Becoming a business owner can be empowering and rewarding, and according to the 2018 RBC Small Business poll, more than half of Canadians have thought about starting and owning their own venture. But while turning your big idea into reality can be exciting, good planning and organization are often the groundwork for success —whether you’re ramping up a side gig, dabbling in freelance work, or setting up shop full-time.

For 29 year-old Kenneth Buchanan, there were small but important first steps that helped his business run smoothly from the start and gave him options for future growth. In Jan. 2017, following a surgery that forced him to rethink his career, Buchanan launched Imperium Consultants, a digital marketing firm. Like many new business owners, he had to wear multiple hats including acquiring clients, production, and day-to-day administration. To ease those pain points, it was important that he put processes in place early on. “I created systems to help move things forward more easily and efficiently, such as generating online leads through social media, developing procedures for onboarding new clients, and managing project deliverables,” he says.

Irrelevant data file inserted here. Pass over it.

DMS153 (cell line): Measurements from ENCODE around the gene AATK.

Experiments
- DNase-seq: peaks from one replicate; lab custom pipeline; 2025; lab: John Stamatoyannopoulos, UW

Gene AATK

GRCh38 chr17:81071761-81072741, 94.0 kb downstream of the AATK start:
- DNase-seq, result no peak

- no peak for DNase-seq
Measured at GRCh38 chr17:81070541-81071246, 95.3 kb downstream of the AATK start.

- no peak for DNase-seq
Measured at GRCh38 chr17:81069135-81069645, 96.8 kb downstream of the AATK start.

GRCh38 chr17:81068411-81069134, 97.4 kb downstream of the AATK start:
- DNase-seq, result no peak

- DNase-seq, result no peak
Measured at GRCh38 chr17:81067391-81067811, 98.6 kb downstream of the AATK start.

But Buchanan also needed a simple and efficient system for invoicing and tracking accounts receivables and payables to reduce administrative tasks and allow him to scale as the business grew. Already a personal banking client with RBC, Buchanan decided that opening a small business account at the bank was the best choice for him, especially when he discovered Wave. The invoicing software service is available to RBC business clients and is easily integrated with RBC small business accounts. Wave offers the ability to automatically import transactions and upload and sync receipts. By doing all of his company’s banking online, Buchanan spends minimal time on invoicing and can focus more on his clients.

A 2018 RBC Small Business poll revealed that most Canadians agree that having capital and the right idea are the biggest hurdles when it comes to starting their business. For millennials, aged 18-34, these hurdles are compounded by a lack of understanding of the fundamentals of business accounting and payroll, and not having access to support and guidance. By alleviating the stress from many of these areas, more Canadians can feel empowered to make the leap to business ownership.